The tragic July events in Dhaka, with a 12-hour siege and death of 20 hostages, brought home to us the risks that accompany travel to almost any part of the world today. The attack on the Holey Artisan Café in an upmarket Dhaka suburb was one of the deadliest in Bangladesh and mostly hit overseas […]
Posted on July 28, 2016 by Bob Shambler
The tragic July events in Dhaka, with a 12-hour siege and death of 20 hostages, brought home to us the risks that accompany travel to almost any part of the world today. The attack on the Holey Artisan Café in an upmarket Dhaka suburb was one of the deadliest in Bangladesh and mostly hit overseas nationals. Horrifying to all, it was terrifying for us. The café was one of the NAO team’s favourite places to eat and a few of its members had been there just a few days before. None of us wants to contemplate the worst, but such occurrences bring home the crucial importance of risk assessment and preparation for crisis management.
When the attack happened on the night of 1-2 July, my team – part of NAO’s International Relations and Technical Co-operation team – had literally just completed a 4-year project assisting the Office of the Comptroller & Auditor General (OCAG) of Bangladesh to improve its audit procedures in accordance with the International Standards of Supreme Audit Institutions (ISSAIs).
We were, of course, aware of the risk of a terrorist attack in Bangladesh, as we are in many of the places we visit. None of us want to put our lives on the line, so our risk assessment has to be taken very seriously. On the other hand, this was a very important project, where we worked with respected colleagues from OCAG to deliver six audit manuals and 24 pilot audits. As a result, our OCAG colleagues now have the capacity and commitment to implement in full the ISSAI-compliant audit methodologies shared with them by us and our consortium partners, BDO (project management and performance audit deliveries), and the Chartered Institute of Public Finance and Accountancy (professional training).
Deciding whether or not to work overseas involves a combination of a probability-based risk assessment and thorough preparation.
What should you do to minimise risks?
- First and foremost, listen to the locals – our friends and counterparts in the OCAG were often our best sources of how to live and work safely in Bangladesh.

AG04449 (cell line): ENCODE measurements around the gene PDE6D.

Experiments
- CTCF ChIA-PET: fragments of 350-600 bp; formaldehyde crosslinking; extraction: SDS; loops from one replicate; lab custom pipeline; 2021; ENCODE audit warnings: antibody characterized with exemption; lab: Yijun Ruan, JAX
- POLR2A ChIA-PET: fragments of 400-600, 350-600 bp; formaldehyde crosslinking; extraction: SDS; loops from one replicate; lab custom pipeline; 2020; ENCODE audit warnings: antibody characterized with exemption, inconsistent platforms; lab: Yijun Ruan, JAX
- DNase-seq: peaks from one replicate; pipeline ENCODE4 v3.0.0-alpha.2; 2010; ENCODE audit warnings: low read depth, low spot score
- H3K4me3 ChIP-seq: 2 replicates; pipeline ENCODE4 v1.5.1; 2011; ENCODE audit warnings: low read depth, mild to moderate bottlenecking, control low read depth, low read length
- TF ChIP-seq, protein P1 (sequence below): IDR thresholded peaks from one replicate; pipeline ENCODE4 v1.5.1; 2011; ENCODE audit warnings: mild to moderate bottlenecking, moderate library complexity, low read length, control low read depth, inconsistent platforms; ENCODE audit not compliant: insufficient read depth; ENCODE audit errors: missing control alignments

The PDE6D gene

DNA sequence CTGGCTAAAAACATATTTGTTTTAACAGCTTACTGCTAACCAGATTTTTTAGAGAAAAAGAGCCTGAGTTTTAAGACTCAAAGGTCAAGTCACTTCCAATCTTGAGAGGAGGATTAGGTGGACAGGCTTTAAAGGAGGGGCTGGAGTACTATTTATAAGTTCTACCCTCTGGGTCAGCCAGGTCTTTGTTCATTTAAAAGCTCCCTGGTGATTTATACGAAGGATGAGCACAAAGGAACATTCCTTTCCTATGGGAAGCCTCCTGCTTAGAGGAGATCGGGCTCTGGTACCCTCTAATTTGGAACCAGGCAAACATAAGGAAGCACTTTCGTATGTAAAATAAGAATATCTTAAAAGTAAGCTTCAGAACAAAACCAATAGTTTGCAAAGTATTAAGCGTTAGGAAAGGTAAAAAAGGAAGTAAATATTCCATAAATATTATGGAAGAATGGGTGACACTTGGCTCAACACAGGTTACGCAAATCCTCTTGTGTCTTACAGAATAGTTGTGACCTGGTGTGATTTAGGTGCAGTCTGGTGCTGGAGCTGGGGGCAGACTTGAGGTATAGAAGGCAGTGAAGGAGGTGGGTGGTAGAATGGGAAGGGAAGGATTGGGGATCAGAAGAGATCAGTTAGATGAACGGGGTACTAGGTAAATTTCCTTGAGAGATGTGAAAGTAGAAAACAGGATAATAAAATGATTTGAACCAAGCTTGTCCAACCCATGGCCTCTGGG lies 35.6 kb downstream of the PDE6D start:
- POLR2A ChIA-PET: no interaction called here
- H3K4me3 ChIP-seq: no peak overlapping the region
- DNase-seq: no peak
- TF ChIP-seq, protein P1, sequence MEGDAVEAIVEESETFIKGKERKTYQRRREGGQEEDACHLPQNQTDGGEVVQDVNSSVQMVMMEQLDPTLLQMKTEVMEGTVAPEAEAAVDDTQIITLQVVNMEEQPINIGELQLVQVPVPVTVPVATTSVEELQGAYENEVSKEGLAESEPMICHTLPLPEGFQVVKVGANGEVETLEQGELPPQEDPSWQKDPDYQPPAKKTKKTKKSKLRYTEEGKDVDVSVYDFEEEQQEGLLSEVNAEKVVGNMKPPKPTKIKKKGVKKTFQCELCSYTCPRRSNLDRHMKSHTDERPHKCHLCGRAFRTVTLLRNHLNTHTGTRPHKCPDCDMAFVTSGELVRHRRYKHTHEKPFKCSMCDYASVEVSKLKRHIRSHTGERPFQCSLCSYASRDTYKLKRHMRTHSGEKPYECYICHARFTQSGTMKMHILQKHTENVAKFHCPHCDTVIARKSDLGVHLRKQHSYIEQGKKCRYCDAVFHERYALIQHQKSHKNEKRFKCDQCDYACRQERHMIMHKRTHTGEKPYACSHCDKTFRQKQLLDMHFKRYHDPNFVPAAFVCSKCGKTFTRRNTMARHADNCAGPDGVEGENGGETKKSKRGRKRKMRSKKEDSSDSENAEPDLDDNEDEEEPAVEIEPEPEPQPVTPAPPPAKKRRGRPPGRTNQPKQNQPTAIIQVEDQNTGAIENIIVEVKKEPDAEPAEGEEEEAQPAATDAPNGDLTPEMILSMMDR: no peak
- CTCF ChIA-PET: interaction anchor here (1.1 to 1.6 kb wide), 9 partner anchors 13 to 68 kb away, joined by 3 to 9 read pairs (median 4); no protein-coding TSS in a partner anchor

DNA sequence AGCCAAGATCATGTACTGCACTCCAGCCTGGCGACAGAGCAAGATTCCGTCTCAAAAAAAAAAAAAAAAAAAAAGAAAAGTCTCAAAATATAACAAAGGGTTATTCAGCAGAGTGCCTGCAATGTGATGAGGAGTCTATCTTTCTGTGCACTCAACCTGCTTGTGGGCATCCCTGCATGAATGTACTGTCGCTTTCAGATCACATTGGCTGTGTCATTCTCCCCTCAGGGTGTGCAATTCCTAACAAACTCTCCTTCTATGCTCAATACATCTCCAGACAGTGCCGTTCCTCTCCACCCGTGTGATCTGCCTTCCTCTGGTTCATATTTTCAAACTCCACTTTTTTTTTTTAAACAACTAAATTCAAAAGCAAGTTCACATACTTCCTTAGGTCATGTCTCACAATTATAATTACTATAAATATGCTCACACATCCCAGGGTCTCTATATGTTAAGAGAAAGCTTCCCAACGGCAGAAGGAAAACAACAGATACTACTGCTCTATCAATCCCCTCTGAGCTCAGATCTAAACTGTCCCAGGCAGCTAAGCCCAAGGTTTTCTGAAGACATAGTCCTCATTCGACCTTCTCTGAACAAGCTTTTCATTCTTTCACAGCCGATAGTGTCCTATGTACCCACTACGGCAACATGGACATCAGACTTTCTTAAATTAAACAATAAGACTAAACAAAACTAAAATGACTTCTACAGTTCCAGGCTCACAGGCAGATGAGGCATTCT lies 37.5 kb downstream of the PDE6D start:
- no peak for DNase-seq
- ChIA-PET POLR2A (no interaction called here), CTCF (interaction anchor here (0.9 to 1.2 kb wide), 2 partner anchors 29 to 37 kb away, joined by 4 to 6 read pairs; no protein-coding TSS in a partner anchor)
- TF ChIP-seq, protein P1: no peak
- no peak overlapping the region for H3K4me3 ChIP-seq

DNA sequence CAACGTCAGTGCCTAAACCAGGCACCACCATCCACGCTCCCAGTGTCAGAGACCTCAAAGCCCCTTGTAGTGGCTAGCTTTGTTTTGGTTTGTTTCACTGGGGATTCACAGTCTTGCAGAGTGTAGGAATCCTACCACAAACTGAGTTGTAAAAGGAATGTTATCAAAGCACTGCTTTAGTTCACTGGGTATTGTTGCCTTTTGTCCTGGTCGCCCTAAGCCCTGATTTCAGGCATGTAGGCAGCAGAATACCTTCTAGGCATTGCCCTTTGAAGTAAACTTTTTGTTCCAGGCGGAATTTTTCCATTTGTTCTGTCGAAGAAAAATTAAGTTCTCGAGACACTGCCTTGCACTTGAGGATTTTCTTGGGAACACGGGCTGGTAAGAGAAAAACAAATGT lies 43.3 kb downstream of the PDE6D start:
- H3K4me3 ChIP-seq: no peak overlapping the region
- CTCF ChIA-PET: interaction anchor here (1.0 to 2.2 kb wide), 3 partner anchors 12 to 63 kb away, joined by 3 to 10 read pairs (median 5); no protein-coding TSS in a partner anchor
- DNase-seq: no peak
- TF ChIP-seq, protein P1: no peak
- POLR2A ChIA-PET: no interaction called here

- Consult the FCO Foreign travel advice website for information about safety, terrorism, laws, health and other issues regarding the country you’re visiting; and register for email updates.
- Ensure every member of the team is contactable in an emergency, including phones that operate internationally and contact details easily accessible by your colleagues at home. All personnel should keep their mobiles fully charged, switched on and with them at all times while abroad.
- Have up-to-date maps and details of work locations – ensuring copies in secure locations.
- Get all necessary inoculations.
- Develop contingency plans, covering 24-hour contact with your colleagues at home, emergency evacuation processes, relocation arrangements, etc.
- Establish robust and effective security arrangements.
- Brief all personnel and run drills and crisis exercises.
- Greater precautions may be appropriate and advice can be found on the FCO website.
But the decision to work overseas is often a judgment call – and Bangladesh is a good example of how the risks, and therefore the decision, change.
In the autumn of 2015, two overseas nationals lost their lives in the first killings in Bangladesh to be claimed by so-called ‘Islamic State’. One, an Italian, died close to the hotel where the NAO team was then staying, in Gulshan. Shortly after, a Japanese man lost his life in another part of Bangladesh.
In light of this unexpected escalation of the risk, the NAO team in Dhaka was immediately brought back to the UK while we re-evaluated the risk and waited until the position in Bangladesh became clearer. When these killings were followed by a few months of calm, the NAO team returned. But we used a more secure hotel, our staff had instructions to stay in the hotel in the evenings and weekends, and the OCAG arranged appropriate security arrangements.
By the spring of 2016, with no further cases of violence against westerners, we decided to relax the precautions and went back to our old hotel and used outside restaurants at evenings and weekends (and captured this photo of the common sight of chicken vendors).
The attack on Holey Artisan Café was an unexpected and tragic escalation to the risk of working in Dhaka. It was the first time that more than one westerner was killed at the same time, and the first attack on a restaurant. If our project had continued beyond 30 June 2016 we would have had to evaluate very carefully whether the escalated risks were now worth taking.
I, personally, am keen to carry on helping developing country audit offices improve their methodologies. It is tremendously rewarding to work alongside overseas colleagues and help bring about changes that can benefit some of the poorest people in the world.
If we give up because of the terrorist attacks, then the terrorists have won. Sadly, we hear every day of these senseless attacks, all over the world. However, although we must not let these attacks stop us, we need to take reasonable precautions and have effective risk management procedures in place to mitigate the risks to our own and our colleagues’ safety.
We would love to hear your comments. Please also feel free to contact us if you would like to discuss the issues raised here or any aspect of our international work.
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